How, Economically, We’re Fucked
Economists believe the equivalent of the sun going around the Earth, with far worse consequences
When Dr. Herman Daly was working at the World Bank, his assistants brought him this diagram, showing the standard firms/households model of the economy. Resources go in, products come out, GDP goes up, whoopty-doo. As Dr. Tom Murphy tells the story:
Dr. Daly said: “great, now draw a box around this and label it: The Environment.” The obvious point is that all economic activity takes place inside the environment. The next draft came back sporting a box drawn around the figure, but no label. Dr. Daly’s response: “It looks nice, but unless the box is labeled The Environment, it’s only a decorative frame.” The next draft eliminated the figure altogether.
This is the stubbornness of modern (re: classical) economists. They have a belief as rigid as thinking the sun revolves around the Earth. They are so caught up in their model of the world that they miss the environment their model operates within. As Daly says in his book Beyond Growth:
In microeconomics every enterprise has an optimal scale beyond which it should not grow. But when we aggregate all microeconomic units into the macroeconomy, the notion of an optimal scale, beyond which further growth becomes antieconomic, disappears completely!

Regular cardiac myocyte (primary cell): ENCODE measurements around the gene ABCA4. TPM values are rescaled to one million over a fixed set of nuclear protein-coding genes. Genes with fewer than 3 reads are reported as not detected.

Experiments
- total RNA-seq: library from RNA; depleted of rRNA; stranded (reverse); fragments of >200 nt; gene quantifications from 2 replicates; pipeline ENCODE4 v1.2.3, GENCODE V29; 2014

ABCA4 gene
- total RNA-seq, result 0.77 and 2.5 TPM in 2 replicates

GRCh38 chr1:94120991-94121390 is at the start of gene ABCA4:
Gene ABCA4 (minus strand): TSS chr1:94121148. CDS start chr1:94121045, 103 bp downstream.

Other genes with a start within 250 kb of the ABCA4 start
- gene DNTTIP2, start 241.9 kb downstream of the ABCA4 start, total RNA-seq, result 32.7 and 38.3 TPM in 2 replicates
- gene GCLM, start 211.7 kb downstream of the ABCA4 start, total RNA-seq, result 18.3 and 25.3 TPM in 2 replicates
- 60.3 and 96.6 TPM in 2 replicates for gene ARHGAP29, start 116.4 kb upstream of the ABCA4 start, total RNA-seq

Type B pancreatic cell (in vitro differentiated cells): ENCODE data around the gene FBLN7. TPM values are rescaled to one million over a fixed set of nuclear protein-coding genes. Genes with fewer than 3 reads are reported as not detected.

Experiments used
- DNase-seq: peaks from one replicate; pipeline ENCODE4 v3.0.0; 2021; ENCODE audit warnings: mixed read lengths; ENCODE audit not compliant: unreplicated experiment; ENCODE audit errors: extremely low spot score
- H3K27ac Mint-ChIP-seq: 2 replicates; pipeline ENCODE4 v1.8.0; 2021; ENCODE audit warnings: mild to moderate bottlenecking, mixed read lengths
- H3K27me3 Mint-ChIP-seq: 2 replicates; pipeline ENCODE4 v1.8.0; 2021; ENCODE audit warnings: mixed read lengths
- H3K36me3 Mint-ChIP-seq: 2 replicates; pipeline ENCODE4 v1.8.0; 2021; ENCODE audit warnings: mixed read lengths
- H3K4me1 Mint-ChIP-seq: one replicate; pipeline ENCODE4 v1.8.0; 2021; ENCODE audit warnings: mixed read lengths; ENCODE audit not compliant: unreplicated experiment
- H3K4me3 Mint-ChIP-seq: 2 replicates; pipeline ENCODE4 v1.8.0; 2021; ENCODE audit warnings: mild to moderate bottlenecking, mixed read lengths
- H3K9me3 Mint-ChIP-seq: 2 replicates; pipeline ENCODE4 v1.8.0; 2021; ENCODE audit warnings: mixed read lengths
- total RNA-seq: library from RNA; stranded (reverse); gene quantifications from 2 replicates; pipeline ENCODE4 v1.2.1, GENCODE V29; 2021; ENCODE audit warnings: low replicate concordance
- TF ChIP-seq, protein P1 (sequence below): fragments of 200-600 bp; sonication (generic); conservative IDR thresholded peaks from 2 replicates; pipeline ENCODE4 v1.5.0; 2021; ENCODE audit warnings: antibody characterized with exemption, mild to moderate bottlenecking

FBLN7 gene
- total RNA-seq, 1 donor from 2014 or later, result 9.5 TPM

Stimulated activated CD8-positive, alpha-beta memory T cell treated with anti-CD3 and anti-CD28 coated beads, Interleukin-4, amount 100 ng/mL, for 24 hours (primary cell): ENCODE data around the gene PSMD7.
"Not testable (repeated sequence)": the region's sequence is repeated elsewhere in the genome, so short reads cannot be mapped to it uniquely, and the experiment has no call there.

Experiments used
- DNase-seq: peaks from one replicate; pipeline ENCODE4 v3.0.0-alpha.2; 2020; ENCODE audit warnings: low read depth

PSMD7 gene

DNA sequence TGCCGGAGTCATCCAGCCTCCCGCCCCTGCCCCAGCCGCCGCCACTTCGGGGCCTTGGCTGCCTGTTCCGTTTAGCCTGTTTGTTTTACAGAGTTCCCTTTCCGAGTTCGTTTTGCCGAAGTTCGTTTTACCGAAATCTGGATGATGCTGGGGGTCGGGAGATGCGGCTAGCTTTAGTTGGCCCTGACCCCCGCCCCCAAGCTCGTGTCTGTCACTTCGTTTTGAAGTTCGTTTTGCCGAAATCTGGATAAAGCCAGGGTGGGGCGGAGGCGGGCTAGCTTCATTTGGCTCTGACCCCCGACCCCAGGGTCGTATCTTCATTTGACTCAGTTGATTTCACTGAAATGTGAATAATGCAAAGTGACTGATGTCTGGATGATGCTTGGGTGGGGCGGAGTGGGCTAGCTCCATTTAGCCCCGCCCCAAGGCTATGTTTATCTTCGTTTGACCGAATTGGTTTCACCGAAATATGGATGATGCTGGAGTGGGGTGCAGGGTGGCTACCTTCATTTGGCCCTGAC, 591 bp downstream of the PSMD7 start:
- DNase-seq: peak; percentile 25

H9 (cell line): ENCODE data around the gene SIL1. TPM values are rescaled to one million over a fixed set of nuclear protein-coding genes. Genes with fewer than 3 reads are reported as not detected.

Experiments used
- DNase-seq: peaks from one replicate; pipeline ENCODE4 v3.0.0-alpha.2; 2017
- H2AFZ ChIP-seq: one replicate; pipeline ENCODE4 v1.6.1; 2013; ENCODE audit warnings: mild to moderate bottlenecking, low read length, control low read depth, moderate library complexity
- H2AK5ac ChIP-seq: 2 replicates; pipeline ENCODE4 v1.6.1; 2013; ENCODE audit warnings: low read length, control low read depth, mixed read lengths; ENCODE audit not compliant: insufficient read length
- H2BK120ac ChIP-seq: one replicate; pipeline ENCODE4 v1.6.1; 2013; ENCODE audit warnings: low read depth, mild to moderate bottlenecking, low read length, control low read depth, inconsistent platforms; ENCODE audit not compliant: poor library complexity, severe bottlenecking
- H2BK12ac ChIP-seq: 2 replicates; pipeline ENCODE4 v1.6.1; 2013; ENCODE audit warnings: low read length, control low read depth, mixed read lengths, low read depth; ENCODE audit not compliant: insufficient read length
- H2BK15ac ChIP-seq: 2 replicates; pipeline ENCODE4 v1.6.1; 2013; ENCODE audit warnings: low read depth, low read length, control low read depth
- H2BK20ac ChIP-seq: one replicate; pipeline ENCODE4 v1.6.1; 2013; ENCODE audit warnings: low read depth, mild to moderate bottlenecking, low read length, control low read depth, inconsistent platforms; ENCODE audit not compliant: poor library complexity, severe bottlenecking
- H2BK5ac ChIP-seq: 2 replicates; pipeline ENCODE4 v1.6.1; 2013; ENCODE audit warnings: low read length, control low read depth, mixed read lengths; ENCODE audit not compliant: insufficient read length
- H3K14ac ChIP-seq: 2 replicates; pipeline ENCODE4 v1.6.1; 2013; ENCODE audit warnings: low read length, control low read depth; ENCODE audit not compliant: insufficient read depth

There are several reasons for this. First, all microeconomic activities are seen as parts of a larger whole, and it is the relationship to the larger whole that limits the scale of the part to some proper or optimal size. The macroeconomy is not seen as a part of anything larger — rather it is the whole. It can grow forever, and by so doing it removes the temporary constraints on each of its sectors that result from bottlenecks imposed by shortages in other complementary sectors of the economy. As long as the proportions are right, the total, and its parts, can grow forever. Each firm may still reach an optimal scale due to managerial limits, but the industry or sector can grow forever by adding new firms. Prices measure relative scarcity and guide us in keeping everything in the right. “Prices measure relative scarcity and guide us in keeping everything in the right proportion relative to everything else — but there is no…